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HVSC Composers Opinion Poll
by DJ Gruby/Oxyron

This issue's opinion poll deals with a well-known music library in the context of its possible influence on ways people compose their music. Two questions I asked have been answered by an elite of C64 musicians and collected here in this chapter. Establishing this opinion poll was basically motivated by the following two concerns that I tried to get answered by the most popular artists:

1. How HVSC changed the way you think about the C64 music?

2. Has it somehow influenced what and how you compose new tunes now?

Let's see what response has been delivered to Attitude's news desk regarding the first one of these questions...

BOOKER/ONSLAUGHT

Hard to say, really. I always thought C64 music is great and nothing has changed in this matter. :)

CADAVER/COVERT BITOPS

It has exposed me to a lot of music and composers I wouldn't have known otherwise. Also because of HVSC I and a few others (Ian Coog most notably) started to catalogue the different C64 music routines using the SIDId utility, and that has produced interesting statistical data, as well as insight into how the various music routines do things. I'm sure my understanding and proficiency on the SID would be a lot poorer without HVSC.

CONRAD/ONSLAUGHT/VIRUZ

When I first downloaded the HVSC collection back in 2004, it really did impress me on how much the musicians have pioneered in controlling the SID chip to its unknown capabilities. In the beginning, I was only brought up on C64 music that were from pre-1990 scene. Missing out the different styles and tricks of SID music from the following 20 years had really shocked me, and I was absolutely amazed on how the quality of music had improved ever since, and that it is still going strong today.

DA BLONDIE/RESOURCE

Actually, not much. By the time HVSC came into existence I was already a long-time SID fan and had a pretty stable idea of what C64 music is. What actually changed my perspective is not the music itself, but STIL: as a first shock, I had to realise that a lot more songs were covers than I previously thought (honestly, who would have thought that Commando was a cover, too?). On the other hand, reading comments by JCH or Hubbard was a great experience.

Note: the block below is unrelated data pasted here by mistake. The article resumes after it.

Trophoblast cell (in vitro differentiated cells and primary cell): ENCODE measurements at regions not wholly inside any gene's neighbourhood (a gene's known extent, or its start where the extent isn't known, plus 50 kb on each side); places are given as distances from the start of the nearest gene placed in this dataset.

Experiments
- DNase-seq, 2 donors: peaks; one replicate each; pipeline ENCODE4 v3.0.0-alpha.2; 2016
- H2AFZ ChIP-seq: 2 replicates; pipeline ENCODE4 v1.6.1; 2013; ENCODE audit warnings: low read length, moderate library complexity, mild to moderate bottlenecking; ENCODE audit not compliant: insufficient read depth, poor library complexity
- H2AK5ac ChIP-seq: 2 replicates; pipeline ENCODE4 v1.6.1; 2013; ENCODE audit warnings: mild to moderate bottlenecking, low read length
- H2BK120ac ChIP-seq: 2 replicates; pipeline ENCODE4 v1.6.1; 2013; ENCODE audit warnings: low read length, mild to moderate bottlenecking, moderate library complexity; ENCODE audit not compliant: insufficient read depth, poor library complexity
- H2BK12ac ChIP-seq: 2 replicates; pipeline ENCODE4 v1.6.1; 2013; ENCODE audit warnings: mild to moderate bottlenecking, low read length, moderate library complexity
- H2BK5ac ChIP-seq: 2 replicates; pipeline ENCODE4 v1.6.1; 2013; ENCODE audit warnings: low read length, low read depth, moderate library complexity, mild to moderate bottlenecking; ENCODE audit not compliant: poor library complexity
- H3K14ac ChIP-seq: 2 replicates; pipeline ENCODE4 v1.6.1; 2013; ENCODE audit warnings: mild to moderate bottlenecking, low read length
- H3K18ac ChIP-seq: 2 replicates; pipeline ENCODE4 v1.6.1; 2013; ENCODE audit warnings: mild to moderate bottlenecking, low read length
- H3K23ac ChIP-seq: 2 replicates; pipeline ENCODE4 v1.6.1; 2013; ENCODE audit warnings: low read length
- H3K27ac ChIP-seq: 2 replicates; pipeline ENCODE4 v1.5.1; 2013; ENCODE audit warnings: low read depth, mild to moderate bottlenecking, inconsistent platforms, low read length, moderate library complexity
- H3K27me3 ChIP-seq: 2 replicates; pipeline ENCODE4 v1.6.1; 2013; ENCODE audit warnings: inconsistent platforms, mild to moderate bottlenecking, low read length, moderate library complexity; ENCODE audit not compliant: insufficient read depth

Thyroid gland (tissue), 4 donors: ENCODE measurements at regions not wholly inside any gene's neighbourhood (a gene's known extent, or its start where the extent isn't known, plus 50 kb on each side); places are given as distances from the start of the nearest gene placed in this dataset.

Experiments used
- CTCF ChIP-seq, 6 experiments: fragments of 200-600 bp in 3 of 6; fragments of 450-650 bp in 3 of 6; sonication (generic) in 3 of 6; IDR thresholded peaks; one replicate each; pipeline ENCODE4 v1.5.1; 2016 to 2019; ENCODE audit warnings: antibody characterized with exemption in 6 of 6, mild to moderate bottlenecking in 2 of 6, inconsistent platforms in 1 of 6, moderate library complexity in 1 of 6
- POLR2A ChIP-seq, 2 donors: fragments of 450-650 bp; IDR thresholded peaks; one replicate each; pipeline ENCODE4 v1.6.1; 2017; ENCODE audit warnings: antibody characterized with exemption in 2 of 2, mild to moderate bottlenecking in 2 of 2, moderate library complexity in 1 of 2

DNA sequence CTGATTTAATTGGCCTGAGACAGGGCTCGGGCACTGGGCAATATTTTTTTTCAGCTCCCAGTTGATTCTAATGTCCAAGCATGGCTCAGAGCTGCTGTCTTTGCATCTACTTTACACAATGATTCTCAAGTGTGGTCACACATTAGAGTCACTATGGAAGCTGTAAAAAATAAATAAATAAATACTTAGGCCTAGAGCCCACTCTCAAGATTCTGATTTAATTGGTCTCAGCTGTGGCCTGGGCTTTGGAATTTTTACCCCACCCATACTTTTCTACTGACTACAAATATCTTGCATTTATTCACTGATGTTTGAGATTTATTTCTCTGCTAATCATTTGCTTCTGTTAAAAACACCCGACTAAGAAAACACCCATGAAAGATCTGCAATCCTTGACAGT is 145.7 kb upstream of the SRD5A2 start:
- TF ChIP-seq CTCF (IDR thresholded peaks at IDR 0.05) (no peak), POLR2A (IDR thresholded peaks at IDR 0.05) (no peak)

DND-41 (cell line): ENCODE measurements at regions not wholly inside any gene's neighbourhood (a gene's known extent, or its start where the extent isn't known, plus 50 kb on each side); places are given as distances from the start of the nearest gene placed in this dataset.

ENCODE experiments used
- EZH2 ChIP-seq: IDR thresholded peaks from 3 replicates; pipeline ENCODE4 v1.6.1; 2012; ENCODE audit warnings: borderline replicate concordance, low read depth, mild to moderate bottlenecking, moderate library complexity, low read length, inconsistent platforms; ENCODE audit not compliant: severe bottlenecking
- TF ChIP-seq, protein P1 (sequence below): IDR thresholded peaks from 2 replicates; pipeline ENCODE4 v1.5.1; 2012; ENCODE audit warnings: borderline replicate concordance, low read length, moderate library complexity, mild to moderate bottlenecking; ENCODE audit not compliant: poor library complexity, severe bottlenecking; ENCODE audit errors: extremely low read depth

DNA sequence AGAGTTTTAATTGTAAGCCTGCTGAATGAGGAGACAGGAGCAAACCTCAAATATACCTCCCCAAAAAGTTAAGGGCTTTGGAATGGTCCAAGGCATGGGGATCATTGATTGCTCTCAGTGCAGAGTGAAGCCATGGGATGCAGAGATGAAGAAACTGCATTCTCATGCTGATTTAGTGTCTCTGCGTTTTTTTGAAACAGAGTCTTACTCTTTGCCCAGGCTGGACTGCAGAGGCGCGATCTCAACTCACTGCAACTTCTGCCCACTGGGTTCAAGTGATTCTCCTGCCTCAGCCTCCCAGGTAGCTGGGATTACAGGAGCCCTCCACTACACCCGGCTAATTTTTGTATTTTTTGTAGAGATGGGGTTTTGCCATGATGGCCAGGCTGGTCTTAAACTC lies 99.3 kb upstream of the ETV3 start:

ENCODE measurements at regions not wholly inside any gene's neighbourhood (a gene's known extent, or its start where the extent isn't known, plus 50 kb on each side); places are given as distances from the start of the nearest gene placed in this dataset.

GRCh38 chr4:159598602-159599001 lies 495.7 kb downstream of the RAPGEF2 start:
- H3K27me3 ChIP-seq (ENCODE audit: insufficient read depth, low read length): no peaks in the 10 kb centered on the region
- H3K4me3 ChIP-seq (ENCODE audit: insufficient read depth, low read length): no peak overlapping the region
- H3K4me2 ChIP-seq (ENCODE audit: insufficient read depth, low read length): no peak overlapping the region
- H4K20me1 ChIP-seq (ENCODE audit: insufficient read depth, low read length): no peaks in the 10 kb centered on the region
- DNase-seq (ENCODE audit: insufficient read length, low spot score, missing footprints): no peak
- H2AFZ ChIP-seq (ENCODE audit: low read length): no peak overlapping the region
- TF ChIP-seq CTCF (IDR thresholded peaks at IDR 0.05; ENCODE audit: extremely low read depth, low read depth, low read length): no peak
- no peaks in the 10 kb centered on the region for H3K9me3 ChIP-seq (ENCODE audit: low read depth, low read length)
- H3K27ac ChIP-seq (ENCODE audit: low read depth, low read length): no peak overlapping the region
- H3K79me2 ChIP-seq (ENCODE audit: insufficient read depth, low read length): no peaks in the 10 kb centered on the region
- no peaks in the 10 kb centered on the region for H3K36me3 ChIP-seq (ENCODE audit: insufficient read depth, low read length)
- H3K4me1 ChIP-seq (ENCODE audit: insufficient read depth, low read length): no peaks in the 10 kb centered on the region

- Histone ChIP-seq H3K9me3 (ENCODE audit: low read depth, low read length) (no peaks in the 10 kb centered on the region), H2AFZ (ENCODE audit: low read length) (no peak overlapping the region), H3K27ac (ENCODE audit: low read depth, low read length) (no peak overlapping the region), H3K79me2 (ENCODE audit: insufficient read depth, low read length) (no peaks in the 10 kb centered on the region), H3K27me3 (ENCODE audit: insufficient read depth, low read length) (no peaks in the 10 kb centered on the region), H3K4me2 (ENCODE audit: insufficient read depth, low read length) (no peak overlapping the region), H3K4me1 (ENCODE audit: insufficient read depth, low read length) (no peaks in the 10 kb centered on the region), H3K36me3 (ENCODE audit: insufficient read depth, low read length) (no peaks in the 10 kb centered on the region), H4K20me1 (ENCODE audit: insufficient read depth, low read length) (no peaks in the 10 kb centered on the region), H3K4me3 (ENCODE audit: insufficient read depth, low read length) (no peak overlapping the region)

DALEZY/TRIAD

It didn't exactly change the way I think about C64 music, as HVSC is basically taking over the function of being the whole package of released C64 music. Broadening the horizon by going through the whole compilation is usually up to the listener. :) The semi-regular updates with new additions give a good example of how the techniques and styles changed over the years, thus one doesn't have to stick to a Hubbard/Galway-diet if that's all he/she remembers about non-contemporary C64 music.

ED/WRATH DESIGN

HVSC made me discover lots and lots of new/old talents I never heard of before. It also made me find old songs long forgotten. In general it was quite obvious that there were a lot of covers in the scene and the collection has given me a better overview of the vast amount of producers and songs produced in the scene, genres and other remarkable features to unfold.

GOTO80/HACK'N'TRADE

Before HVSC and the internetification and massive collection of C64 software and the improved emulators, I guess C64 music had a more "romantic" touch to it. It felt more unique, somehow. It could be difficult to find songs, just like with vinyls or whatever, and you needed the right hardware. It's hard to separate HVSC from this "postmodern" developments in general. Having a huge database of C64 music is amazing and useful, but, personally I also find it a bit boring. :) I still mostly use HVSC when I want to find a particular song, or explore a specific composer. Since there is so much crap in there (of course), I'm too lazy to find new artists in there.

However, I'm looking forward (I think) to when the potentials of HVSC is explored more, in terms of generating statistics, data, information, etc. When was what player used, and where in the world? Which tunes in HVSC use unorthodox tonal scales or tempos, etc.? Linus Akesson's SID theme search engine is a good example.

RADIANTX/PANDA DESIGN